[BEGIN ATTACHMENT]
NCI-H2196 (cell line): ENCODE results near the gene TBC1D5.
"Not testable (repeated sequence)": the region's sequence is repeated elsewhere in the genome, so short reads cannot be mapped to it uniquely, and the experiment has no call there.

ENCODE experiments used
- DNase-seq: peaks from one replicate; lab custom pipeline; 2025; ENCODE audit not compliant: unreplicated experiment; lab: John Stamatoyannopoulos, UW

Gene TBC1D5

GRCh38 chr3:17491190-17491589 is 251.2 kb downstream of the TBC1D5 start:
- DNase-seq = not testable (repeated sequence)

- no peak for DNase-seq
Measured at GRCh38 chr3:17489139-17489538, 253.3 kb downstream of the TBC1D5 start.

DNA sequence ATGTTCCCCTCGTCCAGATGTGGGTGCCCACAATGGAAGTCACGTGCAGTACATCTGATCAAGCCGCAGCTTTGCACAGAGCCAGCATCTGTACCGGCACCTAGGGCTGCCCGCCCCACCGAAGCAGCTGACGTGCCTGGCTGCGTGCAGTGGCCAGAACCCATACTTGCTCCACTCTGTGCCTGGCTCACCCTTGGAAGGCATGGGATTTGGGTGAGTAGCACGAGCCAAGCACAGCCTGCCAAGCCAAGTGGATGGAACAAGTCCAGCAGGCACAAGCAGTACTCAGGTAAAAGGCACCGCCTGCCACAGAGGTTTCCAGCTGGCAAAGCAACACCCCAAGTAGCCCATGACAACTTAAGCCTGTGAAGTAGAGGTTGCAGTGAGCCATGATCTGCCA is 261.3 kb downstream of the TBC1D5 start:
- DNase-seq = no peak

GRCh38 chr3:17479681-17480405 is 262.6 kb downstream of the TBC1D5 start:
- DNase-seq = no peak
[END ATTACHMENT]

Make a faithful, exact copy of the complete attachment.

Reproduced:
NCI-H2196 (cell line): ENCODE results near the gene TBC1D5.
"Not testable (repeated sequence)": the region's sequence is repeated elsewhere in the genome, so short reads cannot be mapped to it uniquely, and the experiment has no call there.

ENCODE experiments used
- DNase-seq: peaks from one replicate; lab custom pipeline; 2025; ENCODE audit not compliant: unreplicated experiment; lab: John Stamatoyannopoulos, UW

Gene TBC1D5

GRCh38 chr3:17491190-17491589 is 251.2 kb downstream of the TBC1D5 start:
- DNase-seq = not testable (repeated sequence)

- no peak for DNase-seq
Measured at GRCh38 chr3:17489139-17489538, 253.3 kb downstream of the TBC1D5 start.

DNA sequence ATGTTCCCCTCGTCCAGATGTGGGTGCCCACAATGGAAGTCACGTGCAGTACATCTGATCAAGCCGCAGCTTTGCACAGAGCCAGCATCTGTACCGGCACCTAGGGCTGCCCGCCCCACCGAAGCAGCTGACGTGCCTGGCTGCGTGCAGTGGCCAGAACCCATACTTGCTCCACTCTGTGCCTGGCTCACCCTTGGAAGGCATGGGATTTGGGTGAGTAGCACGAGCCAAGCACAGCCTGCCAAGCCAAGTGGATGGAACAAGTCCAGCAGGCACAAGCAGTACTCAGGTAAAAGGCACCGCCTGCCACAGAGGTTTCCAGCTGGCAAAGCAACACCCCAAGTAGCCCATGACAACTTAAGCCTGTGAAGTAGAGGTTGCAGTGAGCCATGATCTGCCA is 261.3 kb downstream of the TBC1D5 start:
- DNase-seq = no peak

GRCh38 chr3:17479681-17480405 is 262.6 kb downstream of the TBC1D5 start:
- DNase-seq = no peak